To begin, we need to make a distinction between K-2 petitions on Form I-129F, which are approved by USCIS with four month validity periods, and K-2 visas, which are approved by Department of State consular officers, and are generally issued with 6 month validity periods.
In general, a K-2 visa holder has six months to enter the United States before the K-2 visa expires. If the 4-month validity period of the underlying I-129F petition expires before the K-2 visa is approved, the petition can be revalidated by a consular officer for an additional 4-month period.
To have the petition revalidated, the petitioner must send a written request to the consulate that is issuing the K-2 visa with a statement that the U.S. citizen petitioner and the K-2’s parent still intend to get married.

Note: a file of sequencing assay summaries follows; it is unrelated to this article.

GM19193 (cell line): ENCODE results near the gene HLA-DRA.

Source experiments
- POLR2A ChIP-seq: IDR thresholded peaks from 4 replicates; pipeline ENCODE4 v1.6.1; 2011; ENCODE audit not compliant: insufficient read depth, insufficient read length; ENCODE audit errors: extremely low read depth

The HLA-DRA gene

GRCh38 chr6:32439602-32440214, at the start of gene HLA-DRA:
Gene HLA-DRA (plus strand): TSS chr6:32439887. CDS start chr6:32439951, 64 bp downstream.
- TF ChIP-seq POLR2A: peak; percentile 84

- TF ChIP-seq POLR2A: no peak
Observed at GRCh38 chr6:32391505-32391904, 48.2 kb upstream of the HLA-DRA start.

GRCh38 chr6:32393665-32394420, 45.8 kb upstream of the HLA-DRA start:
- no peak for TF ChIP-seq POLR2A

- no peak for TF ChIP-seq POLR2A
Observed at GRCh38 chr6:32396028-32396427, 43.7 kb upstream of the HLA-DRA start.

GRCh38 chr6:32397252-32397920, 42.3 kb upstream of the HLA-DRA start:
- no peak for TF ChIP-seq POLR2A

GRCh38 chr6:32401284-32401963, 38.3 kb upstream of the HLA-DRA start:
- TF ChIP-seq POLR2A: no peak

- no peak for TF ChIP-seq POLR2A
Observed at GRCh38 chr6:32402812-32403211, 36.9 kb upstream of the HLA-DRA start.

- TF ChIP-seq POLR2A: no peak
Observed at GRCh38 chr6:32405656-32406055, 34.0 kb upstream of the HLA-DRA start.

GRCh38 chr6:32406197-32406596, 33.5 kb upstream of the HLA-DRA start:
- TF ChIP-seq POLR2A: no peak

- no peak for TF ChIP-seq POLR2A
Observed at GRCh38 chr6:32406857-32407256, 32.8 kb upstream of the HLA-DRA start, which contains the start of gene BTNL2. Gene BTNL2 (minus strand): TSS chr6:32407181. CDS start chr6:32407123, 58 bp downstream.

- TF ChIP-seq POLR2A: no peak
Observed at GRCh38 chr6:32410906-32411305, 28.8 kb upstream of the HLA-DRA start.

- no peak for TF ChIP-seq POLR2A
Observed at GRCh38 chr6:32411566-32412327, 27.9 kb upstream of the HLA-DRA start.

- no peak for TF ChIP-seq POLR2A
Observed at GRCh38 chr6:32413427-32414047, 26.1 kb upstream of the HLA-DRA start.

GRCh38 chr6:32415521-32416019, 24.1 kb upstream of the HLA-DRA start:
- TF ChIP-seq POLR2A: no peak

If a K-2 tries to enter the U.S. after the expiration of the petition’s 4-month validity period, but while the K-2 visa is still valid (during the 6-month period), the K-2 will typically be admitted into the U.S. for 90 days, even if the I-129F petition has expired.
There is no limit on how often a K-2 petition can be revalidated. However, a consular officer may begin to question “the intentions of the couple, especially the intentions of the petitioner in the United States.”
If the consular officer is not convinced that the U.S. citizen petitioner still intends to marry the parent of the K-2 child, the petition will be returned to USCIS by the National Visa Center, or NVC.
Keep in mind that it is not possible to extend a K-2 visa; applications for extensions of nonimmigrant visas are limited to certain categories, and K-2 visas unfortunately are not included. Once the K-2 visa is issued, it must be used to enter the United States before it expires, which is generally within 6 months, and to apply for adjustment of status within 90 days of the K-2’s arrival in the U.S.